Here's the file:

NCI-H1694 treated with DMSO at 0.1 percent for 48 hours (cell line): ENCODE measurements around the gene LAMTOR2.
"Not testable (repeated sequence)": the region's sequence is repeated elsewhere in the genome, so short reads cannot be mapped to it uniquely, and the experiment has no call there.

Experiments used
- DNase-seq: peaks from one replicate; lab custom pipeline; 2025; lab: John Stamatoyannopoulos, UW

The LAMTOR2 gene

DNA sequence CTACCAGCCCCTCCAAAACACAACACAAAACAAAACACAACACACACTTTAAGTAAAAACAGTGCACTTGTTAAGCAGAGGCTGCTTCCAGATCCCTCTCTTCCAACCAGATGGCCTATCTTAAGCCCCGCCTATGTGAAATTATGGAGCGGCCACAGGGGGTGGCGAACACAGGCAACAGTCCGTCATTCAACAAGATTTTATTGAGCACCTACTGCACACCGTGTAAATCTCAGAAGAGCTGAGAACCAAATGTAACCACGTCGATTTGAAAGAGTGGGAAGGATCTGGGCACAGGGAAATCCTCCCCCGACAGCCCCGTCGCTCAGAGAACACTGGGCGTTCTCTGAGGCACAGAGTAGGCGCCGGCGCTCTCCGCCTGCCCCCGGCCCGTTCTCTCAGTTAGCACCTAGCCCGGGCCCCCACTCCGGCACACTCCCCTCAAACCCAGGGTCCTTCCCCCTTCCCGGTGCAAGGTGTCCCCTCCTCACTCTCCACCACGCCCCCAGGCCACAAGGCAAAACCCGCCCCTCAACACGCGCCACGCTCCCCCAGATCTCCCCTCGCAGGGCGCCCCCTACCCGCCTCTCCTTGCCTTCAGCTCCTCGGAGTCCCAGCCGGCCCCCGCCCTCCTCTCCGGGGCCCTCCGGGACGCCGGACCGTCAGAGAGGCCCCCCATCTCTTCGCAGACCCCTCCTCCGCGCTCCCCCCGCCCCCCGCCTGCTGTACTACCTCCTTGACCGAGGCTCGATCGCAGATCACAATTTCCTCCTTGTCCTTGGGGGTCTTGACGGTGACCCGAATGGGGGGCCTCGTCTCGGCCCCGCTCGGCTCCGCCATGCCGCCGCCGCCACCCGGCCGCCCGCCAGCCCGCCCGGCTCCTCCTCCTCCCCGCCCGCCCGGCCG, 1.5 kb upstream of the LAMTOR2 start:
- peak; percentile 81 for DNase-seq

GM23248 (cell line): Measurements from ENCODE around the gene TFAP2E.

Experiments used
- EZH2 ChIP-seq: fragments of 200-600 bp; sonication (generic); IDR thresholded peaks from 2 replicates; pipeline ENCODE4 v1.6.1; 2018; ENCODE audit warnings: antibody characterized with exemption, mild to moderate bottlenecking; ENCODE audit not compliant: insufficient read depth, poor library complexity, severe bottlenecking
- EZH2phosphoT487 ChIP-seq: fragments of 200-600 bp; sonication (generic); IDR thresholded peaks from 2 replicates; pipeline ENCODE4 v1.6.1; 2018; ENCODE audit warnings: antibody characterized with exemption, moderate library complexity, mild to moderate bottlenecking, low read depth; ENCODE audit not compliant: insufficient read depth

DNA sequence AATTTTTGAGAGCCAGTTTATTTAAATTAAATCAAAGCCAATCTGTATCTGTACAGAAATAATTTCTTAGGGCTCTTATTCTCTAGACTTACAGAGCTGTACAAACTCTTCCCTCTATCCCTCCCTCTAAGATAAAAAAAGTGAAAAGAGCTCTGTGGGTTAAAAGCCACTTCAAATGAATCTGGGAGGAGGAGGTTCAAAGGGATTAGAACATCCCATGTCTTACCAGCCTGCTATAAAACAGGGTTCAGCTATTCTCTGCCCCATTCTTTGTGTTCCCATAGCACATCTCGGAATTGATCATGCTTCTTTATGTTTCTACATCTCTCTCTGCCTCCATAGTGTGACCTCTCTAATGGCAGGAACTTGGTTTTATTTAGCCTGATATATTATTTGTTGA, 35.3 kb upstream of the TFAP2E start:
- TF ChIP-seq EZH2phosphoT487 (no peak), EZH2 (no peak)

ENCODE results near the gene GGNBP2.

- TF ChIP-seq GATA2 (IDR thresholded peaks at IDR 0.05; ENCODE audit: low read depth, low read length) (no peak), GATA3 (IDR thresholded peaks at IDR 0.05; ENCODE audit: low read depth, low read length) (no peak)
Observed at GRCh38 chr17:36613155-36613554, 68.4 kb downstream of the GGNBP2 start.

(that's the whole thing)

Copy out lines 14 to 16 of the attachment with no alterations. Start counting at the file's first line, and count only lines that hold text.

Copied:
ENCODE results near the gene GGNBP2.

- TF ChIP-seq GATA2 (IDR thresholded peaks at IDR 0.05; ENCODE audit: low read depth, low read length) (no peak), GATA3 (IDR thresholded peaks at IDR 0.05; ENCODE audit: low read depth, low read length) (no peak)
Observed at GRCh38 chr17:36613155-36613554, 68.4 kb downstream of the GGNBP2 start.